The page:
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Patients & Caregivers

Targeted approach to treating rare cancers

A patient-first approach

Our work revolves around a simple premise: Put patients at the center of everything we do. For patients living with rare tumors and aggressive cancers, our therapies have an opportunity to make a difference in their lives. By targeting the underlying tumor growth in patients with Notch-pathway activation, we may be able to deliver targeted therapy treatment options to address the unmet needs of people living with rare tumors and aggressive cancers.

Diseases we target

Ayala is currently developing potential therapies to treat the following tumors and cancer types:

Desmoid Tumors

Desmoid tumors, also called aggressive fibromatosis or desmoid-type fibromatosis, are rare connective tissue tumors that typically arise in the upper and lower extremities, abdominal wall, head and neck area, mesenteric root and chest wall with the potential to arise in additional parts of the body. Desmoid tumors do not metastasize but often aggressively infiltrate neurovascular structures and vital organs. People living with desmoid tumors are often limited in their daily life due to chronic pain, functional deficits, general decrease in their quality of life and organ dysfunction.

Desmoid tumors have an annual incidence of approximately 1,700 patients in the United States and typically occur in patients between the ages of 15 and 60 years. They are most commonly diagnosed in young adults 30-40 years of age and are more prevalent in females.

Today, surgery is no longer regarded as the cornerstone treatment of desmoid tumors due to a high rate of recurrence post-surgery and there are currently no FDA-approved systemic therapies for the treatment of unresectable, recurrent or progressive desmoid tumors.

Ayala is  currently conducting a Phase 2/3 clinical trial of AL102 for the treatment of progressing desmoid tumors.


Clinical Trial


Adenoid Cystic Carcinoma (ACC)

ACC is a rare malignancy of the secretory glands, most commonly of the salivary glands. While major salivary glands are located in the mouth, there are minor salivary glands scattered throughout the aerodigestive tract and are mostly concentrated in cheeks, lips, tongue, palate and floor of the mouth. In addition to salivary glands, ACC can also arise in other sites outside the head and neck.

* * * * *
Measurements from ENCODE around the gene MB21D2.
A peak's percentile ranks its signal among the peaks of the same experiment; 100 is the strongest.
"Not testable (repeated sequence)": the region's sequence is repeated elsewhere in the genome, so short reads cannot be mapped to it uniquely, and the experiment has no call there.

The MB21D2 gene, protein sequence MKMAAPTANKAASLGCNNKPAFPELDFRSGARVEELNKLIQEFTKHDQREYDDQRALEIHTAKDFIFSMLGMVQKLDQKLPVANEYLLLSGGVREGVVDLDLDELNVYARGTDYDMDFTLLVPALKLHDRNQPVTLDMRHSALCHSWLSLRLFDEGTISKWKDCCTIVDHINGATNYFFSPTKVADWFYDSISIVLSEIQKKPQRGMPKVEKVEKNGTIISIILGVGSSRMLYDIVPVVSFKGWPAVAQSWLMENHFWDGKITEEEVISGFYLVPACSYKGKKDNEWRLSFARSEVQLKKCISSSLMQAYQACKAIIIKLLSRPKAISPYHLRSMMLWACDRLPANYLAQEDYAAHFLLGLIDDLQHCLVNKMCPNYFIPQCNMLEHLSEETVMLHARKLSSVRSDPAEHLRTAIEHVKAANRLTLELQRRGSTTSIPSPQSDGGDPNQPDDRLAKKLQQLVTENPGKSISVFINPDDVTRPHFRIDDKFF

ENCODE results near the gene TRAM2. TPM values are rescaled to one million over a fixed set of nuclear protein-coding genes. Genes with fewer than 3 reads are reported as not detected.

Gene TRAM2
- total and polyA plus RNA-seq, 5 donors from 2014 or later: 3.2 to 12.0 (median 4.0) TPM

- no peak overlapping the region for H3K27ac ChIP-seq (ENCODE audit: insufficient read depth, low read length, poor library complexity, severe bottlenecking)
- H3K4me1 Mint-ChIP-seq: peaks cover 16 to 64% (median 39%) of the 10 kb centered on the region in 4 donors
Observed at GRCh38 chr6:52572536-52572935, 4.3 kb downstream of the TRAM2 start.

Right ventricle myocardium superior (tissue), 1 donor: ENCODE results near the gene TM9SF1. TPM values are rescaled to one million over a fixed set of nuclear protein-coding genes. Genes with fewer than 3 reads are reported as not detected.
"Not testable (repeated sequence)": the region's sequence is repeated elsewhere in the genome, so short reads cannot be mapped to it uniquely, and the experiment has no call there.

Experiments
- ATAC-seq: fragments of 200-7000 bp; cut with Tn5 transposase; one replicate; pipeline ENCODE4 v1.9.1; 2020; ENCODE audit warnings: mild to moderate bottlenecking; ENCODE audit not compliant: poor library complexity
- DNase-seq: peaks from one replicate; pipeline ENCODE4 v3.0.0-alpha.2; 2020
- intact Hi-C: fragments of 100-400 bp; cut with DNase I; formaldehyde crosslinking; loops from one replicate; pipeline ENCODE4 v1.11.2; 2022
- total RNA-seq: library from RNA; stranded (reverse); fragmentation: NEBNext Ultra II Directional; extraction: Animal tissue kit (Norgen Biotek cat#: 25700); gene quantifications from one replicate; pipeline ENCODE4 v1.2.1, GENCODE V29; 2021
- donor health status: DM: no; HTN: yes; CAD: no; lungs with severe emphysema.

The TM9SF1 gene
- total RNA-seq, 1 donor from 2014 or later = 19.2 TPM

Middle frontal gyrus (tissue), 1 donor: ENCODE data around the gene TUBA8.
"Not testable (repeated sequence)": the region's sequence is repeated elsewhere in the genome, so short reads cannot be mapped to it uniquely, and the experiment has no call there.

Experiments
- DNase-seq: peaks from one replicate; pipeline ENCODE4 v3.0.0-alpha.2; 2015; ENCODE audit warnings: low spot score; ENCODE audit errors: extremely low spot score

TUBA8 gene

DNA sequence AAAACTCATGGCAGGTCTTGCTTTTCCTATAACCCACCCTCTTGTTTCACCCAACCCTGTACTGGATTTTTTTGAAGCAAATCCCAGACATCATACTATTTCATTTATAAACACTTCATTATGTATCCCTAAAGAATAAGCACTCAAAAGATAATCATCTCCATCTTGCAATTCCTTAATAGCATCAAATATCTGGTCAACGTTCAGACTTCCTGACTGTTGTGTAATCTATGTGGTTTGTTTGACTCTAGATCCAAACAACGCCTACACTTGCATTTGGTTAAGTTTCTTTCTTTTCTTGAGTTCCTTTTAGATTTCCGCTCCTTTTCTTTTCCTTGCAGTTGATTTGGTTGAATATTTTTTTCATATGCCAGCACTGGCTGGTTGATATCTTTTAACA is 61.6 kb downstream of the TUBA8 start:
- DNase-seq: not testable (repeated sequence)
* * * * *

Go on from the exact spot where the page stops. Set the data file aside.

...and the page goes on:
When presenting in the major salivary glands, ACC can cause symptoms of varying severity, including numbness, difficulty swallowing or paralysis of the facial nerve.

Ayala is currently in Phase 2 (ACCURACY) Clinical Trial for AL101 in patients with ACC bearing activated Notch mutations.

If approved, we believe that AL101 has the potential to be the first FDA-approved therapy for patients with R/M ACC.


Clinical Trial

T-cell Acute Lymphoblastic Leukemia (T-ALL)

T-ALL is an aggressive, rare form of T-cell specific leukemia. T-ALL has an annual incidence of approximately 1,200 patients in the United States, of which an estimated 400 patients, including pediatric patients, present for the treatment of relapsed/refractory (R/R) T-ALL. Of patients with T-ALL, approximately 65% have Notch-activating mutations. In addition, there is an incremental subset of patients with Notch-pathway activation who do not bare Notch activating mutations.

T-ALL is characterized by chemotherapy resistance, induction failure and tendency for early relapse.

Ayala is set to commence with Phase 2 clinical trial of AL102 for the treatment of R/R T-ALL.




Are you interested in participating in our clinical trial?

Find out if you are a candidate.